>> Kyle Simpson: Okay, there's all kinds of corner cases in all of these coercions. So if you're in the habit of using some of these and not using others, I mean I hate to call this out but it sort of hypocritical to say, I used this form or magic but I don't like that form of magic.

I don't know if we should use the magic at all, I think we should learn it, use it, and then it's not magical at all. Once you learn it, you're doing something intentional, and you're communicating your intent to other people. That does not mean that implicitness is always bad.

As a matter of fact, implicitness can be very useful. It just simply means we have to be very careful and intentional. So you might say well I like to turn all of mine into explicit booleans. So you might use that. Double negate up there on line one. Tha's telling it, become a boolean.

I don't have it on this slide, but you could also use the fundamental capital B Boolean. That's what I prefer to do. Just like straying a number, I prefer to use capital B Boolean. But with numbers, it's better instead of relying upon that numeric coercion, use something like greater than zero, if that's what you mean.

Not only does it protect you from some of those corner cases, not all but some. It protects you from some of those corner cases but it is also more semantic. Because you are saying here, keep looping while the length is greater than zero, instead of keep looping while the length is truthy.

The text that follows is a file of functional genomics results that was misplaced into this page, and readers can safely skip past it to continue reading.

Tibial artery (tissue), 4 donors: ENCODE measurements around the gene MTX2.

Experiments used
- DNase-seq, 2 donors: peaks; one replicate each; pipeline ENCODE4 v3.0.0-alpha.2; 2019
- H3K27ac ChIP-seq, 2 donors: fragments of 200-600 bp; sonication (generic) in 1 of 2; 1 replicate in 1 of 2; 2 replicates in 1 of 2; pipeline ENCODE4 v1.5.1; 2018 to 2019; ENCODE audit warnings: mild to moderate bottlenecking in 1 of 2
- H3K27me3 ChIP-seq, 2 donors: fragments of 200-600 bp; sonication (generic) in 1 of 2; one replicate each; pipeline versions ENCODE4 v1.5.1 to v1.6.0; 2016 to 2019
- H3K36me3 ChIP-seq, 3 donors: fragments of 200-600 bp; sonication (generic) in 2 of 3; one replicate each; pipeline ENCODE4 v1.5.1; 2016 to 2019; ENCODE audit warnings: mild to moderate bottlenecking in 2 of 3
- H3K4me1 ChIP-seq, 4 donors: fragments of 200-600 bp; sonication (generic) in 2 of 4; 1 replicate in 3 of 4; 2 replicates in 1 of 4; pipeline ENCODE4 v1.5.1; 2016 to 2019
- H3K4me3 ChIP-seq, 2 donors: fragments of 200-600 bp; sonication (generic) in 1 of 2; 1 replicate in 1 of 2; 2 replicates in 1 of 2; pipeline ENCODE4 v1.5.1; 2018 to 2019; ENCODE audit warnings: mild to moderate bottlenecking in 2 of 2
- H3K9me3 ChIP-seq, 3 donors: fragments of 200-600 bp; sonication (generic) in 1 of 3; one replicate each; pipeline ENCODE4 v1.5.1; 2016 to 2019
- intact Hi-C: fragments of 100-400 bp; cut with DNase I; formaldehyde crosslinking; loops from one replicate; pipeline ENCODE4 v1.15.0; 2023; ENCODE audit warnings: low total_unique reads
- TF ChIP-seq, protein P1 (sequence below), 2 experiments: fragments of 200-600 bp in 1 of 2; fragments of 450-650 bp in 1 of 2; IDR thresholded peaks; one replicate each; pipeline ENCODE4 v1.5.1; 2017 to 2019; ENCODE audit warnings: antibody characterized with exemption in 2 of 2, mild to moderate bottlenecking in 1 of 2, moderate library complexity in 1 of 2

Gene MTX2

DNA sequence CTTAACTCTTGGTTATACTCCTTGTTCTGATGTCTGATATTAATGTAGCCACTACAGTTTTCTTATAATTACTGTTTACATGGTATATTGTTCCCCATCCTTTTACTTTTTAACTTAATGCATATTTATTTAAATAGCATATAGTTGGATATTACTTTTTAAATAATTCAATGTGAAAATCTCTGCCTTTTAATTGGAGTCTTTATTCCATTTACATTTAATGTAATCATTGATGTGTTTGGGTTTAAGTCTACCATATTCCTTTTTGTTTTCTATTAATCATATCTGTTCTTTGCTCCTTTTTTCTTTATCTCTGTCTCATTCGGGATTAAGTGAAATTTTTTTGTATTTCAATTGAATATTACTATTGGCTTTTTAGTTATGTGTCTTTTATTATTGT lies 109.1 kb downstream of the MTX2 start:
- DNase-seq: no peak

What does that even mean? So don't be clever just to save a couple of characters, be more explicit about it in the places where explicitness is more communicative.
>> Kyle Simpson: We already covered some of this. I jumped ahead in my slides. But the Boolean of an empty string is false.

The Boolean of a non-empty string is true, and that's certainly gonna be a gotcha.
>> Kyle Simpson: Okay, the Boolean tests for undefined and null, we know that both of those are on the list. I like to treat null and undefined as indistinguishable values. Wherever possible. It's not always possible to treat them as indistinguishable.

But where possible, I like to do so, and cohesion actually is very helpful for that. But with respect to Boolean since we know that they're both forcy, if the test that we're asking for is has this thing been set or not, which we do often. Is this thing been set on object or is it still onset.

All right, for me, that's a perfectly reasonable in placing Boolean coercion that I'm okay with. I don't like to impose the coerce and empty strain the false and not empty strain the true. I don't like to impose the coerce numbers to true or false but I am perfectly happy with either saying it's no or undefined, meaning it's unsaid, and that's falsely or it's been set to something like an object.

And then it's tricky and I use that all the all over the place. So in my particular opinion, I think it's okay, to use the implicit to Boolean coercion when we're specifically talking about either an object or null undefined that decision making. But the numbers and the strings, since they have so many corner cases, I don't think that that implicit coercion carries its own weight.

>> Kyle Simpson: I'm less trying to be prescriptive here about exactly how you should do it, and more trying to get you to think like JavaScript. And make your own determinations for where do I draw these lines.